Paper 5, Einstein's first paper on the quantum hypothesis, is a striking example of his style, mingling critique of old concepts with the search for new ones. It opens by demonstrating that the equipartition theorem, together with Maxwell's equations, leads to a definite formula for the black-body radiation spectrum, now known as the Rayleigh-Jeans distribution. This distribution, which at low frequencies matches the empirically validated Planck distribution, cannot possibly hold at high frequencies, since it implies a divergent total energy. (He soon gave a similar demonstration, also based on the equipartition theorem, that classical mechanics cannot explain the thermal or optical properties of a solid, modeled as a lattice of atomic or ionic oscillators.)
Einstein next investigated this high-frequency region, where the classically derived distribution breaks down most dramatically. In this region, called the Wien limit, he showed that the entropy of monochromatic radiation with a fixed temperature depends on its volume in exactly the same way as does the entropy of an ordinary gas composed of statistically independent particles. In short, monochromatic radiation in the Wien limit behaves thermodynamically as if it were composed of statistically independent quanta of energy. To obtain this result, Einstein had to assume each quantum has an energy proportional to its frequency. Emboldened by this result, he took the final step, proposing his "very revolutionary" hypothesis that matter and radiation can interact only through the exchange of such energy quanta. He demonstrated that this hypothesis explains a number of apparently disparate phenomena, notably the photoelectric effect; it was this work that was cited by the Nobel Prize committee in 1921.
In 1905 Einstein did not use Planck's full distribution law. The following year he showed that Planck's derivation of this law implicitly depends on the assumption that the energy of charged oscillators can only be an integral multiple of the quantum of energy, and hence these oscillators can only exchange energy with the radiation field by means of such quanta. In 1907, Einstein argued that uncharged oscillators should be similarly quantized, thereby explaining both the success of the DuLong-Petit law for most solids at ordinary temperatures and the anomalously low values of the specific heats of certain substances. He related the temperature at which departures from the DuLong-Petit law (see p. 175) become significant--now called the Einstein temperature--to the fundamental frequency of the atomic oscillators, and hence to the optical absorption spectrum of a solid.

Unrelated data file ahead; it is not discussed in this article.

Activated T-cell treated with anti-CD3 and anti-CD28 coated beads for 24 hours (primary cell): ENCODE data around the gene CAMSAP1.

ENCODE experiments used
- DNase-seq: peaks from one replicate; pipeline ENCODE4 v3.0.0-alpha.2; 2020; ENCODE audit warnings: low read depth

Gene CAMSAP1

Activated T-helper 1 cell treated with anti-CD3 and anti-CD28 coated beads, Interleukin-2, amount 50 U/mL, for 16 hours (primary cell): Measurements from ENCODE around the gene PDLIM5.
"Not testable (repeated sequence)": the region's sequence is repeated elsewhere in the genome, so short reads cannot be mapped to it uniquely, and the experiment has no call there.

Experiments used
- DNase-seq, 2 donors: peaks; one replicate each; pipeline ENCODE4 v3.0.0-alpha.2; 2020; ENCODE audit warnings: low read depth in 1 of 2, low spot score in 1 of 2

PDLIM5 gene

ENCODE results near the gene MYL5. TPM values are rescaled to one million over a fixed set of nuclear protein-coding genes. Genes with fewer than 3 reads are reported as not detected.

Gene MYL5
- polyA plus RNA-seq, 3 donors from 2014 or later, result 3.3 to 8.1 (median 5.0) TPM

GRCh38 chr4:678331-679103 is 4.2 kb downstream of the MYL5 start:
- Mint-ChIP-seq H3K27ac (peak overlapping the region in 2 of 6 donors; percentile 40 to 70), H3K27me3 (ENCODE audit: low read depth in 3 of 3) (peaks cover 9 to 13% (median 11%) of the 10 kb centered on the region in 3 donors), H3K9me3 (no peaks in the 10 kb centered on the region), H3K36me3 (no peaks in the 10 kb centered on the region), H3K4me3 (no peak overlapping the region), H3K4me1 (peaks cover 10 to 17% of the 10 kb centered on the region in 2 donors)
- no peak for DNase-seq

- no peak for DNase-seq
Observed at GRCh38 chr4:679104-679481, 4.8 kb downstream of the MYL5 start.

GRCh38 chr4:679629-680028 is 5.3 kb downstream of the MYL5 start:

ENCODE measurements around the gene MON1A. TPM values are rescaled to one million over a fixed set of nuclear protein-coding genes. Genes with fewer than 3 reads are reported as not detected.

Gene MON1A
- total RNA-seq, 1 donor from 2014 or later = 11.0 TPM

In spite of his conviction of its fundamental inadequacy, Einstein continued to utilize still-reliable aspects of classical mechanics with remarkable skill to explore the structure of electromagnetic radiation. In 1909 he applied his theory of Brownian motion to a two-sided mirror immersed in thermal radiation. He showed that the mirror would be unable to carry out such a Brownian motion indefinitely if the fluctuations of the radiation pressure on its surfaces were due solely to the effects of random waves, as predicted by Maxwell's theory. Only the existence of an additional term, corresponding to pressure fluctuations due to the impact of random particles on the mirror, guarantees its continued Brownian motion. Einstein showed that both wave and particle energy fluctuation terms are consequences of Planck's distribution law for black-body radiation. He regarded this result as his strongest argument for ascribing physical reality to light quanta.
Einstein was far from considering his work on the quantum hypothesis as constituting a satisfactory theory of radiation or matter. As noted on p. 19, he emphasized that a physical theory is satisfactory only "if its structures are composed of elementary foundations," adding "that we are still far from having satisfactory elementary foundations for electrical and mechanical processes." Einstein felt that he had not achieved a real understanding of quantum phenomena because (in contrast to his satisfactory interpretation of Boltzmann's constant as setting the scale of statistical fluctuations) he had been unable to interpret Planck's constant "in an intuitive way." The quantum of electric charge also remained "a stranger" to theory. He was convinced that a satisfactory theory of matter and radiation must construct these quanta of electricity and of radiation, not simply postulate them.